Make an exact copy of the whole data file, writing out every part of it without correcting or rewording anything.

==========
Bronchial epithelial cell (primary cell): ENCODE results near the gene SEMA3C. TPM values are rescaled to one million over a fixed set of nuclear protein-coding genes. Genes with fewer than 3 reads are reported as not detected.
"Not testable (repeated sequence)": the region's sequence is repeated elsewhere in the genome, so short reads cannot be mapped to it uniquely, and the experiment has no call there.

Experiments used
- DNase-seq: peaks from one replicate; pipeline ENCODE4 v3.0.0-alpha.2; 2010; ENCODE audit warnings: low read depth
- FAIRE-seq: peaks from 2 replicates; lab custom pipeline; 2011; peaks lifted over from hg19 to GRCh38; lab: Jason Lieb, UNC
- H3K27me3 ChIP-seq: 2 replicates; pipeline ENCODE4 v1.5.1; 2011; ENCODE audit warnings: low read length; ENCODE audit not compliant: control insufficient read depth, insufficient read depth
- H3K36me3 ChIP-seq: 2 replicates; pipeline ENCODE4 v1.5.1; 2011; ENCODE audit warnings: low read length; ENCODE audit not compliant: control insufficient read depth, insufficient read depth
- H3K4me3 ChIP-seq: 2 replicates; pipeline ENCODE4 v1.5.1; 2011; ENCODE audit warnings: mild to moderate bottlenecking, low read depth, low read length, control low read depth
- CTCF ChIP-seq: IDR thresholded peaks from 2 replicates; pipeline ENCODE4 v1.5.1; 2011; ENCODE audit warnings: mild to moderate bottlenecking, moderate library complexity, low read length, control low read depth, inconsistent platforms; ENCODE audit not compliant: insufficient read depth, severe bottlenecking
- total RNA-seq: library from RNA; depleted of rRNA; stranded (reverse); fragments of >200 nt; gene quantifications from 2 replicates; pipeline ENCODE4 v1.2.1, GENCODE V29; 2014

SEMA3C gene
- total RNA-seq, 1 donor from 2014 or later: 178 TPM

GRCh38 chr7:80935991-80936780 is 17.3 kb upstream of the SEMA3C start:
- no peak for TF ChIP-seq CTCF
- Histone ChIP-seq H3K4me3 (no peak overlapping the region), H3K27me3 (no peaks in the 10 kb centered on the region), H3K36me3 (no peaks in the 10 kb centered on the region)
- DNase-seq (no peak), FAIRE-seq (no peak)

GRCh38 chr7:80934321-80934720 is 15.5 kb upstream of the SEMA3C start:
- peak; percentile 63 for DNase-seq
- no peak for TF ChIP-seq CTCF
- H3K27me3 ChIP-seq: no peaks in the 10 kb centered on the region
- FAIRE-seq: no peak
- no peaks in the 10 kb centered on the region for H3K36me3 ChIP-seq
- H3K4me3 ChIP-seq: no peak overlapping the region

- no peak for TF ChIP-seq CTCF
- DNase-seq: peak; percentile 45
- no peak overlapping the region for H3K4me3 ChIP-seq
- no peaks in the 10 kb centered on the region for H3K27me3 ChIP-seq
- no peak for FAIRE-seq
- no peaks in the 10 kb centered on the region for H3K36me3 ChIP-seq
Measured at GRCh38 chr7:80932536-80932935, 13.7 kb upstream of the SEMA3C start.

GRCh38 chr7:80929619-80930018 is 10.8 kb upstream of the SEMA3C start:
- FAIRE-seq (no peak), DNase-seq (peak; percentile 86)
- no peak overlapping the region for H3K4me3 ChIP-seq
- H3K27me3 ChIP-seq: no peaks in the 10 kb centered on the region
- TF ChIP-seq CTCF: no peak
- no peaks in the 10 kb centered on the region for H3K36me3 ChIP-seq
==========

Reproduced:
Bronchial epithelial cell (primary cell): ENCODE results near the gene SEMA3C. TPM values are rescaled to one million over a fixed set of nuclear protein-coding genes. Genes with fewer than 3 reads are reported as not detected.
"Not testable (repeated sequence)": the region's sequence is repeated elsewhere in the genome, so short reads cannot be mapped to it uniquely, and the experiment has no call there.

Experiments used
- DNase-seq: peaks from one replicate; pipeline ENCODE4 v3.0.0-alpha.2; 2010; ENCODE audit warnings: low read depth
- FAIRE-seq: peaks from 2 replicates; lab custom pipeline; 2011; peaks lifted over from hg19 to GRCh38; lab: Jason Lieb, UNC
- H3K27me3 ChIP-seq: 2 replicates; pipeline ENCODE4 v1.5.1; 2011; ENCODE audit warnings: low read length; ENCODE audit not compliant: control insufficient read depth, insufficient read depth
- H3K36me3 ChIP-seq: 2 replicates; pipeline ENCODE4 v1.5.1; 2011; ENCODE audit warnings: low read length; ENCODE audit not compliant: control insufficient read depth, insufficient read depth
- H3K4me3 ChIP-seq: 2 replicates; pipeline ENCODE4 v1.5.1; 2011; ENCODE audit warnings: mild to moderate bottlenecking, low read depth, low read length, control low read depth
- CTCF ChIP-seq: IDR thresholded peaks from 2 replicates; pipeline ENCODE4 v1.5.1; 2011; ENCODE audit warnings: mild to moderate bottlenecking, moderate library complexity, low read length, control low read depth, inconsistent platforms; ENCODE audit not compliant: insufficient read depth, severe bottlenecking
- total RNA-seq: library from RNA; depleted of rRNA; stranded (reverse); fragments of >200 nt; gene quantifications from 2 replicates; pipeline ENCODE4 v1.2.1, GENCODE V29; 2014

SEMA3C gene
- total RNA-seq, 1 donor from 2014 or later: 178 TPM

GRCh38 chr7:80935991-80936780 is 17.3 kb upstream of the SEMA3C start:
- no peak for TF ChIP-seq CTCF
- Histone ChIP-seq H3K4me3 (no peak overlapping the region), H3K27me3 (no peaks in the 10 kb centered on the region), H3K36me3 (no peaks in the 10 kb centered on the region)
- DNase-seq (no peak), FAIRE-seq (no peak)

GRCh38 chr7:80934321-80934720 is 15.5 kb upstream of the SEMA3C start:
- peak; percentile 63 for DNase-seq
- no peak for TF ChIP-seq CTCF
- H3K27me3 ChIP-seq: no peaks in the 10 kb centered on the region
- FAIRE-seq: no peak
- no peaks in the 10 kb centered on the region for H3K36me3 ChIP-seq
- H3K4me3 ChIP-seq: no peak overlapping the region

- no peak for TF ChIP-seq CTCF
- DNase-seq: peak; percentile 45
- no peak overlapping the region for H3K4me3 ChIP-seq
- no peaks in the 10 kb centered on the region for H3K27me3 ChIP-seq
- no peak for FAIRE-seq
- no peaks in the 10 kb centered on the region for H3K36me3 ChIP-seq
Measured at GRCh38 chr7:80932536-80932935, 13.7 kb upstream of the SEMA3C start.

GRCh38 chr7:80929619-80930018 is 10.8 kb upstream of the SEMA3C start:
- FAIRE-seq (no peak), DNase-seq (peak; percentile 86)
- no peak overlapping the region for H3K4me3 ChIP-seq
- H3K27me3 ChIP-seq: no peaks in the 10 kb centered on the region
- TF ChIP-seq CTCF: no peak
- no peaks in the 10 kb centered on the region for H3K36me3 ChIP-seq